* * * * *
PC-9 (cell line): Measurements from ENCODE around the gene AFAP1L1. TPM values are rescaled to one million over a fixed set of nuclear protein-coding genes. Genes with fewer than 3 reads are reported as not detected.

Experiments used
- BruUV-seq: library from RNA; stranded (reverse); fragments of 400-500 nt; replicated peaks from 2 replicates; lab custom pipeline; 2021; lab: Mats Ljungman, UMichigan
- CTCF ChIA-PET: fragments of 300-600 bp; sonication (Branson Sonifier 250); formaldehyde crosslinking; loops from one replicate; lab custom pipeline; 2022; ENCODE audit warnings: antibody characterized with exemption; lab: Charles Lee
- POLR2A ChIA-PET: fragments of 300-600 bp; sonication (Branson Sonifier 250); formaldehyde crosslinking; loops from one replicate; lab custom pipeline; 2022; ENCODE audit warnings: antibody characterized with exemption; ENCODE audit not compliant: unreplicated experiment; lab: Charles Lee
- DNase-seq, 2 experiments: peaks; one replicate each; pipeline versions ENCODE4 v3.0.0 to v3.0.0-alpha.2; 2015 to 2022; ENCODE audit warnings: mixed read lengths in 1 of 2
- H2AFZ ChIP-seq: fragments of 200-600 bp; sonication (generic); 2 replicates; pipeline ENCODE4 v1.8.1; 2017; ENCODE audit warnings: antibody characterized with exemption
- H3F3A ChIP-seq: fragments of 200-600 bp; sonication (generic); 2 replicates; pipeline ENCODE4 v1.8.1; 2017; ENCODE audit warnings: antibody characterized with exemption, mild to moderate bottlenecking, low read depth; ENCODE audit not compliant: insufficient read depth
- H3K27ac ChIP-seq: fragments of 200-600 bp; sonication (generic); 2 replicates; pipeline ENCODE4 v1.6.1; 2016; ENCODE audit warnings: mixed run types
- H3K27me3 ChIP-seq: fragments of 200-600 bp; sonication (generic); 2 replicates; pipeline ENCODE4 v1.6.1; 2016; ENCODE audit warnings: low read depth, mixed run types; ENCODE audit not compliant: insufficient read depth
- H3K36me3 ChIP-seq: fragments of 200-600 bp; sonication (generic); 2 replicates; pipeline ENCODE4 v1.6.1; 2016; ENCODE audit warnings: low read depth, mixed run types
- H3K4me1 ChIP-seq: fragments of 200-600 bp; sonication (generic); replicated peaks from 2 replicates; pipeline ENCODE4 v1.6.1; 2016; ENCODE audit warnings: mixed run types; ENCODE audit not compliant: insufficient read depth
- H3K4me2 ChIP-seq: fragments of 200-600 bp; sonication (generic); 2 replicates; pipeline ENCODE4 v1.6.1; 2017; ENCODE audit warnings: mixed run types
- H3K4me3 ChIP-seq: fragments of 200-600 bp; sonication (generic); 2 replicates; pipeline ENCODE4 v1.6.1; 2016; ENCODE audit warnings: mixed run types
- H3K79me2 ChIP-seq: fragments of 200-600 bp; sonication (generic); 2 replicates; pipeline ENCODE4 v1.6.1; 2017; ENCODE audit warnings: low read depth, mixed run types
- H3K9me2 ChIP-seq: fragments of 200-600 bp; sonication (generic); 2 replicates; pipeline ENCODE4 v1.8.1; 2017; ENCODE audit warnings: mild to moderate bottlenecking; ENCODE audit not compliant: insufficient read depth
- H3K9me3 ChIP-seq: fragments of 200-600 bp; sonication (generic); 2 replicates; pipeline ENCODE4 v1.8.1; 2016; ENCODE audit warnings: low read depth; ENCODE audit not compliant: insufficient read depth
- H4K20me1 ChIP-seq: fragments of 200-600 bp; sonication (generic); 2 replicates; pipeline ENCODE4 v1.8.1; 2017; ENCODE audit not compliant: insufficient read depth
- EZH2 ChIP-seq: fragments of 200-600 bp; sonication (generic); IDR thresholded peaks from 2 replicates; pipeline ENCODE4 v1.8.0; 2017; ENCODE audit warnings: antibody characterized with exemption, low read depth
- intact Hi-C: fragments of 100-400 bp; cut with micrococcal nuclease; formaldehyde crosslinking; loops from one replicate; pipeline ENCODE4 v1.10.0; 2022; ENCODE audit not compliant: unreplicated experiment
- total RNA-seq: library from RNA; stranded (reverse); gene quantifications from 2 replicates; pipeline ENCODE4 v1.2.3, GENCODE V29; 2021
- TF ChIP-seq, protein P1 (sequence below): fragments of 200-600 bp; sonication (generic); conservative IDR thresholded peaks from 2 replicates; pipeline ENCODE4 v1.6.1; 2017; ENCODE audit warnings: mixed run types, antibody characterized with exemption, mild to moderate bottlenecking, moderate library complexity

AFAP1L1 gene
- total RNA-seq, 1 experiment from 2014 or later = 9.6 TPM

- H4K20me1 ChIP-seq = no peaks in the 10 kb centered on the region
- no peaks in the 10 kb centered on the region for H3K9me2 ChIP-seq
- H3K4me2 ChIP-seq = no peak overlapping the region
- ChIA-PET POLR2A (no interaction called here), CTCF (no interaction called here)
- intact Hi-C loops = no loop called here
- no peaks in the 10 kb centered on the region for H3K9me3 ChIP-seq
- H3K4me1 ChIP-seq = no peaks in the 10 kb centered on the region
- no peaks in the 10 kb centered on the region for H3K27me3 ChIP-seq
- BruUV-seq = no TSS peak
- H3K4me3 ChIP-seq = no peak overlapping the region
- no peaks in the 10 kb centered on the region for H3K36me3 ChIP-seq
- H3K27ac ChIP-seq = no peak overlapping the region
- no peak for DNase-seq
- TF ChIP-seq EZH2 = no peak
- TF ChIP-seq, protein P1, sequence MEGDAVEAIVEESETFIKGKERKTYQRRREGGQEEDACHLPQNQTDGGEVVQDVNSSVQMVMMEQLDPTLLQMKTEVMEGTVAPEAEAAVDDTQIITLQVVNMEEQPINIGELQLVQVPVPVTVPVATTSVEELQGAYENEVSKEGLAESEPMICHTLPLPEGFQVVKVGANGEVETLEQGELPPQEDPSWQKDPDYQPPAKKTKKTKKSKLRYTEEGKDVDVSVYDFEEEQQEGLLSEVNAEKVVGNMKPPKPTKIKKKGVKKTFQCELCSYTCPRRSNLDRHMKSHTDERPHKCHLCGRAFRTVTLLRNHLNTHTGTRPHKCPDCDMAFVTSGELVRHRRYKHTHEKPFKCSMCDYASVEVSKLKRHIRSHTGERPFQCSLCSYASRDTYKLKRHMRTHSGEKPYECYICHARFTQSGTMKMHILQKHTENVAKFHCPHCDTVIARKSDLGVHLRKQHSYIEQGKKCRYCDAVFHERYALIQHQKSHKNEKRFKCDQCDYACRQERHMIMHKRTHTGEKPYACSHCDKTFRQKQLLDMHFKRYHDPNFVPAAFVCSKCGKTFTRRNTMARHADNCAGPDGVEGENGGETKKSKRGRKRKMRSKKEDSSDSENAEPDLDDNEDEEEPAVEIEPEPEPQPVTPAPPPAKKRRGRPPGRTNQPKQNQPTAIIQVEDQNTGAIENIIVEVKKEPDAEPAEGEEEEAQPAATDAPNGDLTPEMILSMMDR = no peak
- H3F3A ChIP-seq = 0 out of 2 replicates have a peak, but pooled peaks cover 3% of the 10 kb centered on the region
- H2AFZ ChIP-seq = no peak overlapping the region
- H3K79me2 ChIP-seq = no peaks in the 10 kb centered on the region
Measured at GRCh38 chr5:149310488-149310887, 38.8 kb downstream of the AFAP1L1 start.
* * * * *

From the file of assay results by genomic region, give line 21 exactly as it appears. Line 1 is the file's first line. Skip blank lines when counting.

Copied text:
- total RNA-seq: library from RNA; stranded (reverse); gene quantifications from 2 replicates; pipeline ENCODE4 v1.2.3, GENCODE V29; 2021